These positives, according to Clements, are forms of positive globalization. Evolving global norms highlight these positives and create conditions for abolishing war and global war prevention. Scholars from different backgrounds, like International Relations expert Joshua Goldstein and Psychologist Steven Pinker, also argued that the world is becoming more peaceful. Their arguments evolve around the futility of conquest, the rise of trade and prosperity or the growing repugnance toward direct or institutionalized violence. While Clements pointed to some debate about whether those scholars paid enough attention to recent incidences of violence in Africa and the Middle East, the widespread agreement is that the world is getting more civilized remains.
Clements then went on to discuss empathetic basics for peace, which also was one of Steven Pinker’s approaches. While we as humans harbor demons like greed, dominance, revenge and self-deception, we have faculties that inhibit them like self-control, empathy, reason and a sense of fairness. Those in turn are strengthened by rules, codes and laws and thus buildings blocks critical to global war prevention.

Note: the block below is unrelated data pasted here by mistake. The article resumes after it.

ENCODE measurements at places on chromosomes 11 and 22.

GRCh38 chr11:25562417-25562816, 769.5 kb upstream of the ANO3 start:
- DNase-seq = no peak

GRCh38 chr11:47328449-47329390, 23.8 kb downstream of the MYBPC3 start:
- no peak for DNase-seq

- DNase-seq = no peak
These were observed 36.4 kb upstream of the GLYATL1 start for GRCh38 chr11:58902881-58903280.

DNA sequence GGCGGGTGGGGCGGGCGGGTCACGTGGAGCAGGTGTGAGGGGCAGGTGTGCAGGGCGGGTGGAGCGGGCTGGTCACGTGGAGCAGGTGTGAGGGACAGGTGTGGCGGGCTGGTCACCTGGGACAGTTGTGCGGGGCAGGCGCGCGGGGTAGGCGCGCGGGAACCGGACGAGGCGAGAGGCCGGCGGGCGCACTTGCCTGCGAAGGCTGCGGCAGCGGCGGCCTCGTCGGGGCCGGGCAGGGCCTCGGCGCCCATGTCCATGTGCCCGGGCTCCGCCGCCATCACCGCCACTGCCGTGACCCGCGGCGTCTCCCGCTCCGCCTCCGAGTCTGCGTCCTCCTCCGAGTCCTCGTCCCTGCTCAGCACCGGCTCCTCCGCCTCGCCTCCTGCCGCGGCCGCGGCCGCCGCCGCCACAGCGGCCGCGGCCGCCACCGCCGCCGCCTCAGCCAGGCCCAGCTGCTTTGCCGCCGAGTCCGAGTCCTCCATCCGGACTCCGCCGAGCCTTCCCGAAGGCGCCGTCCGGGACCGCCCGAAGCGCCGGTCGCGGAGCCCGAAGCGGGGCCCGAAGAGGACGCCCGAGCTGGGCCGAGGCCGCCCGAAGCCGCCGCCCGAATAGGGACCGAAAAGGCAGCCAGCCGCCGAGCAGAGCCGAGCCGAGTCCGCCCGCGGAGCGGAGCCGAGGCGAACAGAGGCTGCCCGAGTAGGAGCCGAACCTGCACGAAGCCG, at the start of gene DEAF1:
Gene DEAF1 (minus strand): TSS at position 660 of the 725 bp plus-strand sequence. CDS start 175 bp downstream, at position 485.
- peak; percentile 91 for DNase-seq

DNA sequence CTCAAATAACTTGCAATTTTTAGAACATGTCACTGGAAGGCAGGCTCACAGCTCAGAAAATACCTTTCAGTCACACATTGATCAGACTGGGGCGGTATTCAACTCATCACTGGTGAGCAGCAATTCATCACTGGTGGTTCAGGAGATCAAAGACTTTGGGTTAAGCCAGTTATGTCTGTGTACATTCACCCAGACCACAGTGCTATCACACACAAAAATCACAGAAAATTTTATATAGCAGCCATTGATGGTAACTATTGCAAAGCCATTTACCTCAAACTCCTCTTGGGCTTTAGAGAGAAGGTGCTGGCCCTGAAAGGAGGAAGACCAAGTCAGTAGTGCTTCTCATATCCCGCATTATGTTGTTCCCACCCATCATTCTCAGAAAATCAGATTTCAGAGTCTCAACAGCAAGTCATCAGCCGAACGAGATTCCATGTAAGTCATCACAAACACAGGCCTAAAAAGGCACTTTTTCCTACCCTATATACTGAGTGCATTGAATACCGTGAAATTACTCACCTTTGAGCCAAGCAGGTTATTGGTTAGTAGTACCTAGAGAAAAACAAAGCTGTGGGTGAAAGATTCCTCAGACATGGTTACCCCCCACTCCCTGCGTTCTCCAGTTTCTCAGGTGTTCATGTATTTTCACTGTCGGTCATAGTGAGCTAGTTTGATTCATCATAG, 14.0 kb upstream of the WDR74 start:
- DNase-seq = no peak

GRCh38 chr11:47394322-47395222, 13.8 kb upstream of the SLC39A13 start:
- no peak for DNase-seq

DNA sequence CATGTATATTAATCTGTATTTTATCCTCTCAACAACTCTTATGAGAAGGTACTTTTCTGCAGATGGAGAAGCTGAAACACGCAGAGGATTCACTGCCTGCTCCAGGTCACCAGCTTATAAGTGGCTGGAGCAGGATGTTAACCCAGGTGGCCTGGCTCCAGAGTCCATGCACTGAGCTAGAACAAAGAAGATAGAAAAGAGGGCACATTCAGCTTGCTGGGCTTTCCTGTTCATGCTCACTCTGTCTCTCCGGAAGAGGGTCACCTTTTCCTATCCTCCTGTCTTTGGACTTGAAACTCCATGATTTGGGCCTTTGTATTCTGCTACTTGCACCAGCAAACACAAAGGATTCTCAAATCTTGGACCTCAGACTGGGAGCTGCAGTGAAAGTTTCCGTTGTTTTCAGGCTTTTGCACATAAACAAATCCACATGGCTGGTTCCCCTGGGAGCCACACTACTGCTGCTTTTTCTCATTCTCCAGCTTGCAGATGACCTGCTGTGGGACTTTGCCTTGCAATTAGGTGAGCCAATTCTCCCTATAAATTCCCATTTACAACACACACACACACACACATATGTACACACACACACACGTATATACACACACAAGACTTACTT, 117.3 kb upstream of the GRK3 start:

Moving forward in his presentation, Clements distinguished between turning points and tipping points, arguing that we certainly are at a turning point, but the question to be asked is if we are at a tipping point. Particular mass movements, according to Clements, were mainly responsible for decisive changes of directions – e.g. the abolition of slavery or norms against weapons of mass destruction. To ensure global war prevention, we need a gradual mass rejection of the moral acceptability of violence. War prevention, therefore needs a rigorous commitment to nonviolence.
“In the late 20th and early 21st century, however, nonviolence has been seen as a ‘Force more powerful’ and as Erica Chenoweth and others have documented nonviolence is more efficacious than violence in the overthrow of oppressive regimes and in providing long term security.”
Clements outlined interpersonal and institutional drivers of peacefulness. He argued that intra- and interpersonal factors like personal integrity and responsibility as well as respect for others and focus on human rights must merge with global institutions committed to peace with justice. Merging these factors can then lead to community building, transparency, peace and ecological sensitivity.